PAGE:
Monday, January 17, 2011


(I though I had this scheduled for posting yesterday, but somehow it never appeared. Or does it not matter? Did I clear the room with my last post?)

In the Week in Review section of today's yesterday's New York Times, Matt Bai offers the usual boilerplate on the question of why we can't seem to stop snapping at one another and unite:

Unlike Americans in the television age, who shared the common ritual of watching an Ed Sullivan or a Walter Cronkite at the same hour every night, modern Americans increasingly customize their information, picking up radically different perspectives from whichever sources they trust -- Fox News or MSNBC, Newsmax or Huffington Post. There is very little shared experience in the nation now; there are only competing versions of the experience, consumed in such a way as to confirm whatever preconceptions you already have, rather than to make you reflect on them.

Er, yeah -- but it's not as if we were happily united in the Cronkite/Sullivan era. Cronkite turned against the Vietnam War in the late '60s -- right around about the time we elected a president and vice president, Richard Nixon and Spiro Agnew, who regularly attacked the media, making no exception for Cronkite. Nixon's predecessor, Lyndon Johnson, was wrong to believe that he'd lost America if he'd lost Cronkite -- maybe he couldn't have pulled off being defiantly at odds with the media and surviving politically, but it clearly could be done.

(And Ed Sullivan? Parents may have found the Four Lovable Moptops charming, but by the time of Jim Morrison in leather pants refusing to eliminate the word "higher" from "Light My Fire" the cultural chasm was widening -- certainly enough to make the something-for-everybody style of Sullivan's show an anachronism by the end of the '60s. When Sullivan's show finally ended, I recall that pundits said pretty much the same thing about entertainment that they say now about politics -- we couldn't unite anymore because we were too atomized in our tastes. And that was decades before we were all on the Internet.)

Frank Rich has a slightly different, somewhat self-contradictory take on the same subject:

[An] inescapable reality was articulated by Sarah Palin, believe it or not, in her "blood libel" video. Speaking of acrimonious partisan debate, she asked, "When was it less heated -- back in those calm days when political figures literally settled their differences with dueling pistols?" She's right. Calls for civility will have no more lasting impact on the "tone" of American discourse now than they did after the J.F.K. assassination or Oklahoma City. Especially not in an era when technology allows all 300 million Americans a cost-free megaphone for unmediated rants.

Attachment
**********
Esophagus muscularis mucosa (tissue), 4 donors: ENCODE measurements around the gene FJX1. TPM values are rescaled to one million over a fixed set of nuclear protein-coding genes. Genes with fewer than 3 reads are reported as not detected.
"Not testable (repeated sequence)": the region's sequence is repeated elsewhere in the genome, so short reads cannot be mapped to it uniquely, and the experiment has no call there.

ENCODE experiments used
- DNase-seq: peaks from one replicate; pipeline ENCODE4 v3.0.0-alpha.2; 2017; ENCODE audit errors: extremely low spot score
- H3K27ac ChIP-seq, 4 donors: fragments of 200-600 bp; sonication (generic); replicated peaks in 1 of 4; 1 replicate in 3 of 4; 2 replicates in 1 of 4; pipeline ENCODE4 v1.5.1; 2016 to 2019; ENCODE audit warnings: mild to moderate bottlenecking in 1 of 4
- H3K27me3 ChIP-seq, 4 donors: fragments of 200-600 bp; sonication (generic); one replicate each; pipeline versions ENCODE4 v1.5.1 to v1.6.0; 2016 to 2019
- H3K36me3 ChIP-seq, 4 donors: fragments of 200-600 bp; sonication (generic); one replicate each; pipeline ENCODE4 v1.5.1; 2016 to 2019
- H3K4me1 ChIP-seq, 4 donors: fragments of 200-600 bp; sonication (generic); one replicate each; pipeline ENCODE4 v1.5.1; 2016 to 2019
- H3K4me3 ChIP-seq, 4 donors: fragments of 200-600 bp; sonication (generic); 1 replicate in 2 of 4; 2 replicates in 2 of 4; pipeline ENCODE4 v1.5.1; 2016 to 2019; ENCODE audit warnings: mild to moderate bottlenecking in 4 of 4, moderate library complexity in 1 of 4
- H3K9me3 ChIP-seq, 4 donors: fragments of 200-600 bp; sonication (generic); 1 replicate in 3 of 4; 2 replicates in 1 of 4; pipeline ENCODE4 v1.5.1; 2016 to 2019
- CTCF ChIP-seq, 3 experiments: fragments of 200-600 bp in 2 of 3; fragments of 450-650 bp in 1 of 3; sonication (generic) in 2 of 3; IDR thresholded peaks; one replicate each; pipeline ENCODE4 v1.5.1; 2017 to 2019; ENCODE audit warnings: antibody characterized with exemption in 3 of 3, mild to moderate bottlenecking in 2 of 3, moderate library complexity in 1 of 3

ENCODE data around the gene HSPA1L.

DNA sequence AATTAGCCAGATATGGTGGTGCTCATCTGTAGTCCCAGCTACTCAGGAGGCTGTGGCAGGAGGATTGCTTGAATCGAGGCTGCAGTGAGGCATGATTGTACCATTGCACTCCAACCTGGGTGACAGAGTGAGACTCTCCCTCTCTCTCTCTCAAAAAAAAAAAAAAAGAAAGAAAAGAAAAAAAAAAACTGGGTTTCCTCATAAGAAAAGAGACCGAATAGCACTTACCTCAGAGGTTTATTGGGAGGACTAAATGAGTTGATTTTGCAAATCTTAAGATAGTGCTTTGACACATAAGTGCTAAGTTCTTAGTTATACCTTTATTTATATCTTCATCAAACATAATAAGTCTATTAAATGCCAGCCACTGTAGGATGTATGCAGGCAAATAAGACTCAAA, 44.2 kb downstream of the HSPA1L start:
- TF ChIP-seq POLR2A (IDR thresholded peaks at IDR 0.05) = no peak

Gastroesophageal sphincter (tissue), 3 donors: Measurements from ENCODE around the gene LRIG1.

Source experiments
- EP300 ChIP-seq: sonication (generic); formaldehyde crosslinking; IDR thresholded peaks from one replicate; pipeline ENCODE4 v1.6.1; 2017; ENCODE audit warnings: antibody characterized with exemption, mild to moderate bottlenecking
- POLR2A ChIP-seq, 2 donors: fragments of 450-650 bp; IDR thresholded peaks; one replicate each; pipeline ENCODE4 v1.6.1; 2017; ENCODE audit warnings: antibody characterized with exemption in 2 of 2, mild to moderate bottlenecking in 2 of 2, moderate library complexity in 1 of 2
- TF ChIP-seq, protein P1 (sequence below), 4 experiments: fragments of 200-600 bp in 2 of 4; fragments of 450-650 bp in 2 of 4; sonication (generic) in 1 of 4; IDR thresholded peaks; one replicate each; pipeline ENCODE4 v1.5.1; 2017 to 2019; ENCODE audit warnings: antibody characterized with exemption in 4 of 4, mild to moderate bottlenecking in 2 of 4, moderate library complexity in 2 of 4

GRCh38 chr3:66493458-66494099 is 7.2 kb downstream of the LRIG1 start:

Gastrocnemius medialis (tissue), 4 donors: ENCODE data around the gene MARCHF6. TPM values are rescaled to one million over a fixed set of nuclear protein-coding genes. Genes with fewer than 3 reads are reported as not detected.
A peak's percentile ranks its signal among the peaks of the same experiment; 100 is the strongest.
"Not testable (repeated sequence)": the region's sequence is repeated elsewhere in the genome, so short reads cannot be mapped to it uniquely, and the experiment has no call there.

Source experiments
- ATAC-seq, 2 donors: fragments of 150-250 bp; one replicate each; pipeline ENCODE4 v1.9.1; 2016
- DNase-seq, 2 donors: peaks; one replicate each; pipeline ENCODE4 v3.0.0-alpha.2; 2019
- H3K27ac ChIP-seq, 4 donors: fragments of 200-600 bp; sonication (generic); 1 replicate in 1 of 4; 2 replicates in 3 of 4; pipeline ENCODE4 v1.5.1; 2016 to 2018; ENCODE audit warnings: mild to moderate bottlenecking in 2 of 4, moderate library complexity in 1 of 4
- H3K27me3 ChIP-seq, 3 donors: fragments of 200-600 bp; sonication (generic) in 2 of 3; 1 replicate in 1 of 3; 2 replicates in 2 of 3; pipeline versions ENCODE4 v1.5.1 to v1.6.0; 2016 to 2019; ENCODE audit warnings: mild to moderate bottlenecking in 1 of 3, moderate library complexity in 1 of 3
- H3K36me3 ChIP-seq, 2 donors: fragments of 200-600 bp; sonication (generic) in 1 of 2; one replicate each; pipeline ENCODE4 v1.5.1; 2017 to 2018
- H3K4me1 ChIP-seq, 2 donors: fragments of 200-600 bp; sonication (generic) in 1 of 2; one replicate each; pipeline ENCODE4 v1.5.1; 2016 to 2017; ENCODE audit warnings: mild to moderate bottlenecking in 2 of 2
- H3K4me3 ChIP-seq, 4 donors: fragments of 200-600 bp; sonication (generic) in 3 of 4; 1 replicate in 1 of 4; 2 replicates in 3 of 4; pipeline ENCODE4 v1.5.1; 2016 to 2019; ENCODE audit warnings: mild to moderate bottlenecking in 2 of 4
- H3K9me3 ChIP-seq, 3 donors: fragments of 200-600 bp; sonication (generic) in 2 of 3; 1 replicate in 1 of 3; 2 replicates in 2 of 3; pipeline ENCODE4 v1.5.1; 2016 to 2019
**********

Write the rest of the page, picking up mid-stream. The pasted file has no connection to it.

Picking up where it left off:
So what's Rich saying? That we've always been like this, and nothing's ever changed, or that we're worse than ever because of blogging and online comments sections?

My take is that we had an era of relative comity, at least legislatively, roughly between the downfall of Joe McCarthy and the rise of Ronald Reagan, and then of Rupert Murdoch and Rush Limbaugh. Democrats and Republicans agreed on containing communism and, in the third world, doing what was best for the likes of United Fruit, up to and including coups. Republicans accepted New Deal notions of progressive taxation, regulation of industry, unionization, and a fair amount of affirmative government in general.

The McCarthy/Buckley right didn't accept the concessions most elected Republicans made. And then left-wing groups fought multiple civil rights battles and questioned the war and other manifestations of the Cold War. The left had success -- too much success for the right. The right sought vengeance. That campaign for vengeance has been America's cold civil war ever since.

In the wake of the Prop 13 fight in California, Reagan disrupted the balance -- we were going to overthrow commuism, not just contain it; we were going to cut taxes and deregulate with a vengeance. But legislators still cooperated, more or less. The country, however, was getting snarlier -- that is to say, the right was getting snarlier. After Reagan was gone, Rush and Rupert, along with a lot of Rush wannabes, founded what was effectively a multi-media church -- they were to Reagan what Peter was to Christ. And that's where most of the fighting has come from (though occassionally our side fights back a little).

I still say that all the blogs and comment threads in America wouldn't have a tenth of the power they have now to enrage America if there weren't mass-media outlets to retransmit the rage. MSNBC and HuffPo do it a little; Murdoch and talk radio do it a lot. A lot of crazy stuff is discussed on the Internet, but we're not having a national shouting match about the JFK assassination or whether the moon landings were faked because those subjects aren't on TV. We're yelling about what's broadcast. All 300 million Americans may now have a cost-free megaphone for unmediated rants, but those rants don't get traction until they're mediated, by Murdoch or someone doing what he does.

No comments: